High consumption of whole grain foods decreases the risk of dementia and Alzheimer's disease: Framingham Offspring Cohort

Psychiatry Clin Neurosci. 2023 Mar;77(3):141-148. doi: 10.1111/pcn.13509. Epub 2022 Dec 21.


Aims: To examine the longitudinal associations between total and individual whole grain (WG) food intake and the risk of all-cause dementia and Alzheimer's disease (AD) dementia.

Methods: This study included 2958 subjects (mean age at baseline was 61 ± 9 years) from the Framingham Offspring Cohort. Standardized interviews, physician examinations, and laboratory tests were collected approximately every 4 years, and the Food Frequency Questionnaire (FFQ) was conducted in cycle 5. Proportional hazards models and cubic spline regression examined associations between WG foods and all-cause dementia and AD dementia.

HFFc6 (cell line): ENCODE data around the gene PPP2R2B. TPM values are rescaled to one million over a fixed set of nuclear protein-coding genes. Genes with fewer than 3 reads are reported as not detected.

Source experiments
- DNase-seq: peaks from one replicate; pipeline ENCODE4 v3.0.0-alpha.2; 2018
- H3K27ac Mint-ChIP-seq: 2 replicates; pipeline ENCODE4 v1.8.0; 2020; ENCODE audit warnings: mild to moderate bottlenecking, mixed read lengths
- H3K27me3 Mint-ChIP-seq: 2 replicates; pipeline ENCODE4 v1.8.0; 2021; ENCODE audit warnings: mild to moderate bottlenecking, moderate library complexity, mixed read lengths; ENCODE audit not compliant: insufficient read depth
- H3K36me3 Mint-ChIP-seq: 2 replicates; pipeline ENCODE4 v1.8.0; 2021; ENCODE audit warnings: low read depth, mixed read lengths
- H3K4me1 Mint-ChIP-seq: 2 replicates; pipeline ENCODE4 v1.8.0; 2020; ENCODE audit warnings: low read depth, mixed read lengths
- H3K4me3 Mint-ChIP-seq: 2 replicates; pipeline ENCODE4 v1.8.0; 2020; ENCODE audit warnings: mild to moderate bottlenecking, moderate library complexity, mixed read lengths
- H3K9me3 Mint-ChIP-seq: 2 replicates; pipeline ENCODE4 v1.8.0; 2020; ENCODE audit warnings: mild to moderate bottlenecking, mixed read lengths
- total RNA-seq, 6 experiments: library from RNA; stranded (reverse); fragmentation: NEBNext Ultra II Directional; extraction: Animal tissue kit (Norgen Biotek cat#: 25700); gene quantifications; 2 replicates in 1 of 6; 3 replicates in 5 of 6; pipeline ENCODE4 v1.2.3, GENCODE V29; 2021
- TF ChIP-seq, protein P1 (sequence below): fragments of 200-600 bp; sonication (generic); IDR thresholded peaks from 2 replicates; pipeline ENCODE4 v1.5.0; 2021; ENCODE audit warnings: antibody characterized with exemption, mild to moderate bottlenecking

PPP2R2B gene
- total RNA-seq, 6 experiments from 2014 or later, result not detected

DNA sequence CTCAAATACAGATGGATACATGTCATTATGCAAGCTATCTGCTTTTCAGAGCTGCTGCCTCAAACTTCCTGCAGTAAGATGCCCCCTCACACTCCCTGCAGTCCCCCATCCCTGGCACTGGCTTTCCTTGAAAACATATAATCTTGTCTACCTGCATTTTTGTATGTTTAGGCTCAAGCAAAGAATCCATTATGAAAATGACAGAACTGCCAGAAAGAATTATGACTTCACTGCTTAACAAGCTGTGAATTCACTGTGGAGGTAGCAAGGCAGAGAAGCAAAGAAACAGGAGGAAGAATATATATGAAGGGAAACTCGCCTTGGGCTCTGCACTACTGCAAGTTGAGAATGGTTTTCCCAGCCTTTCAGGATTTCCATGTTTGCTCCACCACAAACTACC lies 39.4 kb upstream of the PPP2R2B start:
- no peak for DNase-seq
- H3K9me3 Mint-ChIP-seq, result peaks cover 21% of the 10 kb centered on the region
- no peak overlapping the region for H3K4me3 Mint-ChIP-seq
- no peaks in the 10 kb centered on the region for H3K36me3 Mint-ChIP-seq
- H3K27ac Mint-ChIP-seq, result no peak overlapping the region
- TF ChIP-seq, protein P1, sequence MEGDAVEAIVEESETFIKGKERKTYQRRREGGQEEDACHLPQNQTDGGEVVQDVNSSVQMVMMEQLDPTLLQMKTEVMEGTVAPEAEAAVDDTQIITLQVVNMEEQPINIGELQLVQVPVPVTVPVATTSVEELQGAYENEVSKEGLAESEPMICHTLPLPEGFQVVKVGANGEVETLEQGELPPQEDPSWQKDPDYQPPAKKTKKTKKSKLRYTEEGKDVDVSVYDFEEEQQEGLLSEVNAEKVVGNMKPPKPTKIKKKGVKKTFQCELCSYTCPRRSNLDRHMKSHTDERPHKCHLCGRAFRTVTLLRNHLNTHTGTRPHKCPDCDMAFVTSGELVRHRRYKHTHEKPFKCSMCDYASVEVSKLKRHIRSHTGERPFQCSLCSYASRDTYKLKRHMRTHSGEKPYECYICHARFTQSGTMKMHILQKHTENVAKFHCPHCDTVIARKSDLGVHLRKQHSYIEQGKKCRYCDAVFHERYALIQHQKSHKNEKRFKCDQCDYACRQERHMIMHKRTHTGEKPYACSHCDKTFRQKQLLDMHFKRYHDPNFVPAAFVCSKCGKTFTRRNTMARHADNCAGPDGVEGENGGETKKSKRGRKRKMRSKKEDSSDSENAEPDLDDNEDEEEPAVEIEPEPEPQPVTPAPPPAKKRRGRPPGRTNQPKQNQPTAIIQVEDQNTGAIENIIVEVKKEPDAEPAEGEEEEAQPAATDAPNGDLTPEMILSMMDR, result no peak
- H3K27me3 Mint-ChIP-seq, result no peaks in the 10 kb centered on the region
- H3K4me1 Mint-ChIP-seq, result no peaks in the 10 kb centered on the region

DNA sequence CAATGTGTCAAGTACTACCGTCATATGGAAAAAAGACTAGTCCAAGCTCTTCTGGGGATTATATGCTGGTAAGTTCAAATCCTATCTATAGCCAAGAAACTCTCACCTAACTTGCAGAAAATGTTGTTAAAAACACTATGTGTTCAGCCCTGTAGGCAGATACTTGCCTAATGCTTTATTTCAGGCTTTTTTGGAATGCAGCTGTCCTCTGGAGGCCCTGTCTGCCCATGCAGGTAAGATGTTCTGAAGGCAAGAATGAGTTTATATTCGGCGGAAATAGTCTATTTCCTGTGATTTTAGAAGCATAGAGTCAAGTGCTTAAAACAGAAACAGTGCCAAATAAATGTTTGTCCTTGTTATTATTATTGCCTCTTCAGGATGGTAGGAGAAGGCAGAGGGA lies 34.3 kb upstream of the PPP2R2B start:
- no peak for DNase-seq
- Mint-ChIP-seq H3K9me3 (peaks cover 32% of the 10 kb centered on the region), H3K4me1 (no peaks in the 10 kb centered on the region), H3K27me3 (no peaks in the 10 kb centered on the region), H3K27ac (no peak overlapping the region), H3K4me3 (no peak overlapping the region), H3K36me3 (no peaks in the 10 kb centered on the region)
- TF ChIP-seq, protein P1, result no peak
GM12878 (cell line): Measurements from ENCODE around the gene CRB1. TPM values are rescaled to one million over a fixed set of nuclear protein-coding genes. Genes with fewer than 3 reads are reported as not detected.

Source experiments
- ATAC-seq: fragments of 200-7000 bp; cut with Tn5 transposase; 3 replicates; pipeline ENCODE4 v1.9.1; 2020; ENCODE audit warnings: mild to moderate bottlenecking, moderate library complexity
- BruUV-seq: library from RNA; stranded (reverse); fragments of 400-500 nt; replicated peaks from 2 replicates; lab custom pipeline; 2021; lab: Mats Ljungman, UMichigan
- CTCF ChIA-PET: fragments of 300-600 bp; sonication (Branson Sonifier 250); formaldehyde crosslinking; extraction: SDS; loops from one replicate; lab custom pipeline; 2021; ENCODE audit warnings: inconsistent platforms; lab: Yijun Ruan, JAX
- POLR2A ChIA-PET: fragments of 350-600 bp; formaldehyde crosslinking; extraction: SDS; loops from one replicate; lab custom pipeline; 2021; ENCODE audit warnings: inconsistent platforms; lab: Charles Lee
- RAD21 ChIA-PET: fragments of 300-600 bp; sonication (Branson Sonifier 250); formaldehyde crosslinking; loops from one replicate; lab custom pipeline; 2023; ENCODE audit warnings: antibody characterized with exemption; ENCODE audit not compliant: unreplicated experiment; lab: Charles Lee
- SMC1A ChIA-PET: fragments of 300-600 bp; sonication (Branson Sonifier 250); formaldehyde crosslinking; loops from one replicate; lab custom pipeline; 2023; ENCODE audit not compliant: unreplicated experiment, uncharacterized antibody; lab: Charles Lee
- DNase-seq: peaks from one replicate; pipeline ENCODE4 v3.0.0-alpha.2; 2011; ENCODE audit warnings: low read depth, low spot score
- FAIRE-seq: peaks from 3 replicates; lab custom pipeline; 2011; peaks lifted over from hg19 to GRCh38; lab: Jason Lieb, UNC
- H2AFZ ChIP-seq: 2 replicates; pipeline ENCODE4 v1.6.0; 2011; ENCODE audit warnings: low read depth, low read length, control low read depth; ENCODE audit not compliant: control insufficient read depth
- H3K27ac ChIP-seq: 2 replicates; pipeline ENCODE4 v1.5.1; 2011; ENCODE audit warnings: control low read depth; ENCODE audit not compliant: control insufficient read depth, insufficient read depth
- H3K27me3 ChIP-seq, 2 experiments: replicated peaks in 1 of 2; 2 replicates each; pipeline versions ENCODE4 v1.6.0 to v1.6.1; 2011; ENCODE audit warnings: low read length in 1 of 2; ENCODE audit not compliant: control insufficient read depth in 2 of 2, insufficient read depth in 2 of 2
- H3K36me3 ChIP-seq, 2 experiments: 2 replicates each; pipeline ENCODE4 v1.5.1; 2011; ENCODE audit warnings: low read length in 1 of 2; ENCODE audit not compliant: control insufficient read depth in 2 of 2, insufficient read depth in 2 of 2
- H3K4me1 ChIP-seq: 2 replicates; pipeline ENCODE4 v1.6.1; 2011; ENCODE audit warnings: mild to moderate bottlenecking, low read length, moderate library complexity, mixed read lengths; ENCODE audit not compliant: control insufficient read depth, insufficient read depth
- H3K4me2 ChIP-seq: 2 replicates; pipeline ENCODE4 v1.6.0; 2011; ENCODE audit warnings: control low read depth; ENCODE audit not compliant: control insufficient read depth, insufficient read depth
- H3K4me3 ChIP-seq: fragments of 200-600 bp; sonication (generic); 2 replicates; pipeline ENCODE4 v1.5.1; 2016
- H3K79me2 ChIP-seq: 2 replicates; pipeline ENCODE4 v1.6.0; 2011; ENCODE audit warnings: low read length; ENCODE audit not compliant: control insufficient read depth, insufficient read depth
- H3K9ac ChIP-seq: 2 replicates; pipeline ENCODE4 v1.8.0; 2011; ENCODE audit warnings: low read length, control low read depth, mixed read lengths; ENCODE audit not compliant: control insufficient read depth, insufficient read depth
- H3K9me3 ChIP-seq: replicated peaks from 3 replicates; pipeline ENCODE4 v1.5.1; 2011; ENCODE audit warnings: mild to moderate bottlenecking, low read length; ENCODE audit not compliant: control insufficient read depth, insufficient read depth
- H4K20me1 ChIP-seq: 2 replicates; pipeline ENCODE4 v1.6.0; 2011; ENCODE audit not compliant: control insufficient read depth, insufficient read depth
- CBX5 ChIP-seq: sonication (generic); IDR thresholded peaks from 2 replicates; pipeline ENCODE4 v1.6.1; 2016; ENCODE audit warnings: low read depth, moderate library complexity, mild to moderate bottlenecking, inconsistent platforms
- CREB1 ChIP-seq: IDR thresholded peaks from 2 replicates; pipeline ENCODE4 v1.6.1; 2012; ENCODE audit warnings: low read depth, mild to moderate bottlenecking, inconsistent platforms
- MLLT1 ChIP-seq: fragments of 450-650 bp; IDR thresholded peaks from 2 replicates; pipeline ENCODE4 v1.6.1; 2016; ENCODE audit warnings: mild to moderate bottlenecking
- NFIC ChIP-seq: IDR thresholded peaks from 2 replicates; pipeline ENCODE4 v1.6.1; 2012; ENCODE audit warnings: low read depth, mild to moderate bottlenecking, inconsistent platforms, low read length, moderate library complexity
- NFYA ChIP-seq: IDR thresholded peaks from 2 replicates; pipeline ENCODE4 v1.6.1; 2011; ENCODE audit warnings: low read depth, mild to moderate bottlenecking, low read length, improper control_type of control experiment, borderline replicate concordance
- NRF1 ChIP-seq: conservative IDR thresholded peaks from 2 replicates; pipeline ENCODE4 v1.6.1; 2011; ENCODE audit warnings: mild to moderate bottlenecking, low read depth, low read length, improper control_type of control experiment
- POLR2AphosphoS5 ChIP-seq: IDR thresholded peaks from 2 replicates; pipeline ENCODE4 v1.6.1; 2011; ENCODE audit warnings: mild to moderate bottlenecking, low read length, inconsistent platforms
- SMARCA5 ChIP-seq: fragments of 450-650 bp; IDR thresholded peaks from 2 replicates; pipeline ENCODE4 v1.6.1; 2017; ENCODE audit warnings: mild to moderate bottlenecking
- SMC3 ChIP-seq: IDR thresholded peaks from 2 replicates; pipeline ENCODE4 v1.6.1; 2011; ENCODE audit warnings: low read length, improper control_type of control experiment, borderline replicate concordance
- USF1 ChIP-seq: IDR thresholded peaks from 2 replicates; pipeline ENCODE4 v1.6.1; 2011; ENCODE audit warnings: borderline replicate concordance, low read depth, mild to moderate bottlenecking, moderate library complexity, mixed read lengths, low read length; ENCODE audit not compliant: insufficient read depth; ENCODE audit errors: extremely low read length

Results: Over an average of 12.6 years of follow-up, there were 322 dementia cases, of which 247 were AD dementia. After multivariate and dietary adjustments, individuals with the highest category for total WG food consumption had a lower risk of all-cause dementia [HR 0.66, 95% confidence interval (CI) 0.51-0.81] and AD dementia (HR 0.60, 95% CI 0.46-0.78) than individuals with the lowest category. The results remained comparable in different subgroups stratifying for age, sex, education, body mass index, and smoking status without significant interaction. Moreover, these inverse associations were seen for most individual WG foods except popcorn. A nonlinear dose-response association was shown between total WG intake and all-cause dementia and AD dementia, where the rate reduction slightly plateaued at more than one and two servings/day, respectively.

Conclusions: Higher consumption of total and several common individual WG foods was strongly associated with a lower risk of all-cause dementia and AD dementia.

Keywords: Alzheimer's disease; Framingham heart study Offspring Cohort; dementia; population-based; whole grain foods.

MeSH terms

  • Aged
  • Alzheimer Disease*
  • Diet
  • Humans
  • Middle Aged
  • Risk Factors
  • Whole Grains